This, remember, is supposed to be a really good group; it was anything but against the Bills. It would be easier to find guys who didn’t drop a pass than those who did, but the only one we could find was Jakeem Grant and he made an expensive fumble after a short reception in the second quarter. On the play before Grant’s fumble, Albert Wilson dropped an easy pass into the flat that would have produced a first down and possibly even a touchdown. And that was on the record when Parker failed to catch the end zone. And Jaylen Waddle had two drops and Wilson had another drop later as well. Preston Williams didn’t have a clean fall, but he also failed to make a contested catch on a fourth and a 2 when he walked his crossing route before the first scorer and he was reportedly tackled short. even if he had made the capture. So, yes, it was bad. Note: D-
Mike Gesicki resurfaced in the passing game after going without a catch against New England, receiving three receptions for 41 yards. He did a good job reducing a few of his holds. Cethan Carter caught the only pass thrown at him, although he landed a big blow at the end. Durham Smythe was not targeted but received a false start penalty. He did, however, do a good block on Gaskin’s 18-yard run. Adam Shaheen caught a catch but was canceled by a penalty. Grade: C-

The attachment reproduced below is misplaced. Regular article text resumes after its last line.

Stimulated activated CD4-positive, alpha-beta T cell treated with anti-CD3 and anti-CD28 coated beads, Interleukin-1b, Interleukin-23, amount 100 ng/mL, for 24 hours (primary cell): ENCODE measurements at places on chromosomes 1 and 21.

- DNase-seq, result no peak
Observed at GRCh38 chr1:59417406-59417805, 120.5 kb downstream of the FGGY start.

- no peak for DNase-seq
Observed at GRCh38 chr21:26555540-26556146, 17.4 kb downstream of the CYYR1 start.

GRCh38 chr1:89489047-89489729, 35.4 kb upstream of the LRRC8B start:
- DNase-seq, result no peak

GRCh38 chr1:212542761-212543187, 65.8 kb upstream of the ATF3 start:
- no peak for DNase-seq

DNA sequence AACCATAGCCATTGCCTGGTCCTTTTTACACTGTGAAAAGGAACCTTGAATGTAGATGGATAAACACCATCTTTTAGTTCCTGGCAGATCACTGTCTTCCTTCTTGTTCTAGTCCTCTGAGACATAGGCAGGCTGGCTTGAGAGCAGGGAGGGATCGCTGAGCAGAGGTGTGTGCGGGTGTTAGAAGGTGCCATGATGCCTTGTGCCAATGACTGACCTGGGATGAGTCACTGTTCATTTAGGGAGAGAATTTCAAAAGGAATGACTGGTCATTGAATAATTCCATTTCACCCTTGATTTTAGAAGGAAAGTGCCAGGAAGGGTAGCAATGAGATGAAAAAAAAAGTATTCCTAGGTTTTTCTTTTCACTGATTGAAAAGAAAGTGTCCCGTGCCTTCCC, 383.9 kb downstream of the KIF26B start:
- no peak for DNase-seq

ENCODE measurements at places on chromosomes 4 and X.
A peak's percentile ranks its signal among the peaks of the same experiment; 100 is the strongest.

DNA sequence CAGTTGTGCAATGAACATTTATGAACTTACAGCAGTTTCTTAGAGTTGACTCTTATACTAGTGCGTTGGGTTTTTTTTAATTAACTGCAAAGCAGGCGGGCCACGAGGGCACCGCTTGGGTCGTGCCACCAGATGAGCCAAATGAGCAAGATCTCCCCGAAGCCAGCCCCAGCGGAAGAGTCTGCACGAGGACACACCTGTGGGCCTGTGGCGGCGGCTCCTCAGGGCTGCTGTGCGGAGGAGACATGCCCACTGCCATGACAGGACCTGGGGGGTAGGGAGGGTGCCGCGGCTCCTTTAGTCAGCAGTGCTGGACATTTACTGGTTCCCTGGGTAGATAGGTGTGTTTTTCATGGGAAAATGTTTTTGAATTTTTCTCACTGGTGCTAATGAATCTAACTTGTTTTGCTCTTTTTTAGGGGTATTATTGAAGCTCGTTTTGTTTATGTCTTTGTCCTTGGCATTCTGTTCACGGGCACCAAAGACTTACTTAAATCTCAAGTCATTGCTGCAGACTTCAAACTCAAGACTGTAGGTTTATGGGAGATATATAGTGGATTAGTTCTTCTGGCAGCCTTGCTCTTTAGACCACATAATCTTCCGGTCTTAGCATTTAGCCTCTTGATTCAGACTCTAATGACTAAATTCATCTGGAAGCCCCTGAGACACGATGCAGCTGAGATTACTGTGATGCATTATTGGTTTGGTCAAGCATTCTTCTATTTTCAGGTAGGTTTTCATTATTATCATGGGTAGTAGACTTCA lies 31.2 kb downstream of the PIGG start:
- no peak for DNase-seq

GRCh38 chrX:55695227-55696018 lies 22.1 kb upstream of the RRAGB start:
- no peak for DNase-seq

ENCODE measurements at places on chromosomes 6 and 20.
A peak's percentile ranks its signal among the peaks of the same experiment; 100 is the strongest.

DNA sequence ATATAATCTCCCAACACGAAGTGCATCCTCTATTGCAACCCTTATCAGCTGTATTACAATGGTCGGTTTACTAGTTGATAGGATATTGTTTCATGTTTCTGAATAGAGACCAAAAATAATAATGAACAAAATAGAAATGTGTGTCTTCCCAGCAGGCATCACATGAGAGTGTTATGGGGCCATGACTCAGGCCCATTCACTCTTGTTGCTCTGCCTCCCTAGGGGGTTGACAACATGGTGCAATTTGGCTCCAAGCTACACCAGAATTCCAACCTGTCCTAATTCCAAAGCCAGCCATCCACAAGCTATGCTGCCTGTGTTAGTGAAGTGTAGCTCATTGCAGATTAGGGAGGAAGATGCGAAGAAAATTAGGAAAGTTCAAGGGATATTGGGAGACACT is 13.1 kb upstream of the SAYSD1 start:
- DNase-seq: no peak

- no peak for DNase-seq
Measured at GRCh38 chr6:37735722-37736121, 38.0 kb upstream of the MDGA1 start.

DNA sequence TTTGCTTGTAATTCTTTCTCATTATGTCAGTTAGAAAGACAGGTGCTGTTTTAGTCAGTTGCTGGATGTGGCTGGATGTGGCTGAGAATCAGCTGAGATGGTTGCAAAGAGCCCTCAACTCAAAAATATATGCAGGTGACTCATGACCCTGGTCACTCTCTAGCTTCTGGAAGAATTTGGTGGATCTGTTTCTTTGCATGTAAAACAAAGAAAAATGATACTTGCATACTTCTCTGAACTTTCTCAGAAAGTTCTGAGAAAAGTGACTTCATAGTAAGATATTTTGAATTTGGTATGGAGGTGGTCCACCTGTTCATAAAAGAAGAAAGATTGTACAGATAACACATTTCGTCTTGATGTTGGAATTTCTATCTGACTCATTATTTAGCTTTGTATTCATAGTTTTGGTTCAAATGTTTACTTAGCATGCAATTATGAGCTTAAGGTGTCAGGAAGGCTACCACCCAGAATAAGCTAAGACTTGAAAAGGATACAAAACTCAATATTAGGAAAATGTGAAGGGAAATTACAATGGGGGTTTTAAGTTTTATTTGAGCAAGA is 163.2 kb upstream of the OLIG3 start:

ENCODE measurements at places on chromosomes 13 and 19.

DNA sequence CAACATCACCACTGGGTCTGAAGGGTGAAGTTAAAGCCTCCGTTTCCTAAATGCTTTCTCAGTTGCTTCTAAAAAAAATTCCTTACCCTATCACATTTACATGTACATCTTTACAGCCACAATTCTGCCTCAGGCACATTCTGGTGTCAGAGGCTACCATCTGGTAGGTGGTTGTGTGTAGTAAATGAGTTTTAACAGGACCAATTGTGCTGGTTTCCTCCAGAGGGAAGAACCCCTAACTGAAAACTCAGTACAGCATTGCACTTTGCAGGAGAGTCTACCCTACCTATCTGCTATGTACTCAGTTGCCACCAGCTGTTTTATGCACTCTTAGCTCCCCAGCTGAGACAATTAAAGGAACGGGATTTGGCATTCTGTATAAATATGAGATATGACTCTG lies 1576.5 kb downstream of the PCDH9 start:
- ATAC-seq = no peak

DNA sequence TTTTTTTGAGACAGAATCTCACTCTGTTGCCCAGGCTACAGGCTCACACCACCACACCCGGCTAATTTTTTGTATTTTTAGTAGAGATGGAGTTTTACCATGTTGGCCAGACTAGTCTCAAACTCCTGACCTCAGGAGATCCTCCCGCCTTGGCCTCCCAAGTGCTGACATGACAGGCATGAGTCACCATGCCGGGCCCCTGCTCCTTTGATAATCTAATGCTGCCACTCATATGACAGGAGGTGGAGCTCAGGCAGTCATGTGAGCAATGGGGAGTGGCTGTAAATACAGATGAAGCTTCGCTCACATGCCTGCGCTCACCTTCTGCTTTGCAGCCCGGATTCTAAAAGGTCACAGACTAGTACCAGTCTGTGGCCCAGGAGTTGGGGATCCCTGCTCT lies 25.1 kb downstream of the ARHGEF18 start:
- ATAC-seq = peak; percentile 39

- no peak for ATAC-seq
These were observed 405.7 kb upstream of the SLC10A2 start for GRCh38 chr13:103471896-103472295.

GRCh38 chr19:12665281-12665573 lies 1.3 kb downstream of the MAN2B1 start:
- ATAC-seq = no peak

We could go through anything that’s wrong, but it would take up too much space. Let’s just say it was a tough outing for this group. Austin Jackson, Solomon Kindley and Jesse Davis all seemed particularly fragile in passing protection, although it’s probably fair to suggest that no one has had a good game in that department. Jackson was also reported to have been illegally down the field, while Hunt had two false starts. The Dolphins quarterbacks have been sacked six times and lobbied countless more times, and while not everything was on the O-line, this group was clearly the biggest culprit. And the stroke blocking wasn’t good enough to make up for the lack of pass protection. Rating: F
We’ll start with a general statement on defense and that it wasn’t as bad as the 35 points allowed might suggest. In fact, the defense had several opportunities to come out of the 14-0 hole, although the offense just couldn’t. Emmanuel Ogbah was by far the Dolphins’ most visible defensive lineman, as he finished with three QB hits and shared the team’s lone sack with Andrew Van Ginkel. Zach Sieler also had a solid outing, but Christian Wilkins didn’t make much of a pass outside of a scrimmage pass and Adam Butler was largely a non-factor despite having more snaps in the post. with Ogbah. Nose tackle John Jenkins saw limited action, but he was poorly moved on Devin Singletary’s 46-yard touchdown run. Rating: C